There is in mathematics a great tradition of scientific cooperation between France and Brazil, whose roots go back at least to the stays of French mathematicians in Brazil like André Weil (in 1945-47), Jean Dieudonné (in 1946-48), or Alexandre Grothendieck (in 1953-54). This cooperation continued at a very sustained pace in the 1980s and 1990s, especially in differential geometry, in dynamical systems and in complex geometry.
The Franco-Brazilian mathematician Artur Avila, winner of the Fields Medal in 2014, is probably the best symbol of these exchanges.
In the early 2000s collaborations between France and Brazil increased substantially in new scientific directions. From this impetus grew up the need to set up an institutional framework allowing to ease these exchanges, which gave birth to the Franco-Brazilian Network of Mathematics (RFBM). In 2002, the RFBM received strong political recognition by the signing of a bilateral agreement by the Ministers in charge of research of the two countries ("Memorandum between the Ministry of Research of the French Republic and the Ministry of Science and Technology of the Federative Republic of Brazil").
A new important step was taken in early 2017 with the signing of an agreement to make this network sustainable and to transform it into a “GDRI”. The RFBM partner institutions of both countries include the “CNRS”, the “Ecole Polytechnique”, the “Fondation Sciences Mathématiques” in Paris, the “Fondation Mathématique Jacques Hadamard”, the “universités de l’est parisien” (l’UPEM, l’UPEC, et l’UPE) and the “IMPA” in Rio.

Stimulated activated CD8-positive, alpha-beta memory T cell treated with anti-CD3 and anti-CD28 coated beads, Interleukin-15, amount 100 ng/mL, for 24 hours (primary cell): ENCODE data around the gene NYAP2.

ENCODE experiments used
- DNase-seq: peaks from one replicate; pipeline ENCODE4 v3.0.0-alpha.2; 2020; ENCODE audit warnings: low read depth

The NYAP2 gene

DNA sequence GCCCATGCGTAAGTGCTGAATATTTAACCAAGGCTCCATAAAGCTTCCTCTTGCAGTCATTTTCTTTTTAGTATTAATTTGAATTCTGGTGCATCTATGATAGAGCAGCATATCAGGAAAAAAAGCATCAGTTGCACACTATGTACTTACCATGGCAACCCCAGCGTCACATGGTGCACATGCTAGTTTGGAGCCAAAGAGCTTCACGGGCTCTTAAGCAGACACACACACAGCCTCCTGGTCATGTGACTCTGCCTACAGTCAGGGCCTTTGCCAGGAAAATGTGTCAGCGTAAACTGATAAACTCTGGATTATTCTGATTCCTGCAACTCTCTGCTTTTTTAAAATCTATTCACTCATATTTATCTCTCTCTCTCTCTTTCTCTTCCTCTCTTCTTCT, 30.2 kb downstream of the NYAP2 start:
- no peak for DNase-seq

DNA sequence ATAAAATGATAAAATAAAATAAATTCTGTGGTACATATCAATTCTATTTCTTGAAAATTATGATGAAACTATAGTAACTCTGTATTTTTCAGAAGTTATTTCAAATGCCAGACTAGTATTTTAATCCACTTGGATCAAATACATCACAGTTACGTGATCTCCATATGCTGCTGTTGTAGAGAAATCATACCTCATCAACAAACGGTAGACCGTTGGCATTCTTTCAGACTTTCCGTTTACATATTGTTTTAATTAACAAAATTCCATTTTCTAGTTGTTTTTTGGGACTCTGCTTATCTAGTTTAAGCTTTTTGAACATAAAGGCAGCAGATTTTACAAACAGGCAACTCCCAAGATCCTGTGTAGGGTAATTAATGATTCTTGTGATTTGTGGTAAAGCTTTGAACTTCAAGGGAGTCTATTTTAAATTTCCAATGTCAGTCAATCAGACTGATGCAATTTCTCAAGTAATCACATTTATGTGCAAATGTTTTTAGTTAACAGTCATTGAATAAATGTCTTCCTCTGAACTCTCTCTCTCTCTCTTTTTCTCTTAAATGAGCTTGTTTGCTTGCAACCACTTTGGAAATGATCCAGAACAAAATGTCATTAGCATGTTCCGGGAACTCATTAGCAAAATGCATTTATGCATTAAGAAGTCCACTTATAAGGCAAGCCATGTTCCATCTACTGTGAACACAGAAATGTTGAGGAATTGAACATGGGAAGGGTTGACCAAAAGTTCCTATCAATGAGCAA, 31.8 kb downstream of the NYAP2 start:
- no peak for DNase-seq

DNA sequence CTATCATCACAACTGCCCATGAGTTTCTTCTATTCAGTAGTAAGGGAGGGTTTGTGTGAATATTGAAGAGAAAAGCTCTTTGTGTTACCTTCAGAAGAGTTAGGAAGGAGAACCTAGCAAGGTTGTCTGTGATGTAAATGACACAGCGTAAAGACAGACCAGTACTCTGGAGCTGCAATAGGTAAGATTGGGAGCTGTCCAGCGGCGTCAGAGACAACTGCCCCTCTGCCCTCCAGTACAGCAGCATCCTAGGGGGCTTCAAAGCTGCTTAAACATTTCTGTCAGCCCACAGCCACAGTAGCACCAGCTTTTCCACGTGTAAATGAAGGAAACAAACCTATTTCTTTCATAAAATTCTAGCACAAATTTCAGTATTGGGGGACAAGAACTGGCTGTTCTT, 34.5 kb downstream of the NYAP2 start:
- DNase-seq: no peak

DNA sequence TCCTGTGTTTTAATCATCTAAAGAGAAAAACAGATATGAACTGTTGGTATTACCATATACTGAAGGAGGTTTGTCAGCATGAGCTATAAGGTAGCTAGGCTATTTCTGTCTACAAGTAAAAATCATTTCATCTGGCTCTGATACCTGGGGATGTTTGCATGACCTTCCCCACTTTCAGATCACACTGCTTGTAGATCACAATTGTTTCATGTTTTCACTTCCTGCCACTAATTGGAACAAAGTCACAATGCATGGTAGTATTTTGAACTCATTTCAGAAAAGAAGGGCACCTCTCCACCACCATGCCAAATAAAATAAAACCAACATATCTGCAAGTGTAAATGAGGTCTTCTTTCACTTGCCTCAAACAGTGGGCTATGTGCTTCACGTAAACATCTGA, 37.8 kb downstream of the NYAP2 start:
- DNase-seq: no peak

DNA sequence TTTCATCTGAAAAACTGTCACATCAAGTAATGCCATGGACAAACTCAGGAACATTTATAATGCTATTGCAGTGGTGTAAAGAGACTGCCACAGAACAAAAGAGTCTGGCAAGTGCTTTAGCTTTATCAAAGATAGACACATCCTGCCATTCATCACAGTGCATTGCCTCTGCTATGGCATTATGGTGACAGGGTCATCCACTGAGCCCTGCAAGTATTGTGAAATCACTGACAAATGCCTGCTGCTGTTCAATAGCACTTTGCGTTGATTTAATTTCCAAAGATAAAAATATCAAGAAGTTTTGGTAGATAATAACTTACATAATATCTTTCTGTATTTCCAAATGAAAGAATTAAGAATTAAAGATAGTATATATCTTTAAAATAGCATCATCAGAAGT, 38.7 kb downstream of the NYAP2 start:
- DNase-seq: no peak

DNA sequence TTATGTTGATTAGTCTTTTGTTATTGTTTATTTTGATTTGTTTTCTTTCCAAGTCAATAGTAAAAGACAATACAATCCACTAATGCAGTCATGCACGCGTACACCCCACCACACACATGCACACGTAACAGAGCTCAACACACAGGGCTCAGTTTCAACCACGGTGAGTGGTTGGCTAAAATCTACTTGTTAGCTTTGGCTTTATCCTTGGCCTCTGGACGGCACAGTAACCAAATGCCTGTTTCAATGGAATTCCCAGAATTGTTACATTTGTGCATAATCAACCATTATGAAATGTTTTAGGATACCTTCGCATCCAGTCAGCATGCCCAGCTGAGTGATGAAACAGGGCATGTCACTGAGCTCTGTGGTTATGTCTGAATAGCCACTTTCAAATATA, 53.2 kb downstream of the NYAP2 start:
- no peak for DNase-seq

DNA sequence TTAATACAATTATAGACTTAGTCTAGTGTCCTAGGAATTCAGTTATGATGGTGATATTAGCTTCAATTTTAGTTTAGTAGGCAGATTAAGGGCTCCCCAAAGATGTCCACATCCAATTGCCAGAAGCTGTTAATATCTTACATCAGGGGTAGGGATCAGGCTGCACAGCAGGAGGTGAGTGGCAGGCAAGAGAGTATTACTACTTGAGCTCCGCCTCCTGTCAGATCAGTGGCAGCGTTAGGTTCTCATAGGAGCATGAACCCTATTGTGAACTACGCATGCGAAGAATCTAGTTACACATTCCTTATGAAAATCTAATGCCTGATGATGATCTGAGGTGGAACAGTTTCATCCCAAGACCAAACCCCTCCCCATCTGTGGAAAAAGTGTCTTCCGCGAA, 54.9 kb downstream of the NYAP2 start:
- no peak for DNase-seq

The network currently supports two kinds of program. The first called "bilateral mobility" promotes collaborative projects that involve at least two mathematicians (one working in Brazil and the other one in France) allowing a stay of a few weeks. The aim is to promote joint research leading to co-authored publications between Brazilian and French researchers.
The second program "Intensive Workshop for Young Researchers" is more recent. Such a workshop should bring together young researchers and PhD students working on a specific subject, being assisted in their reading by senior researchers. The organization can take various forms but should involve young researchers and preferably a French and a Brazilian ones.
Applications for funding must be sent by email to firstname.lastname@example.org and email@example.com and are evaluated by a scientific committee composed of a dozen Brazilian and French personalities. An answer is usually given within a fortnight’s time. Any mathematician working in France or Brazil is eligible for these unrestricted scientific thematic programs.
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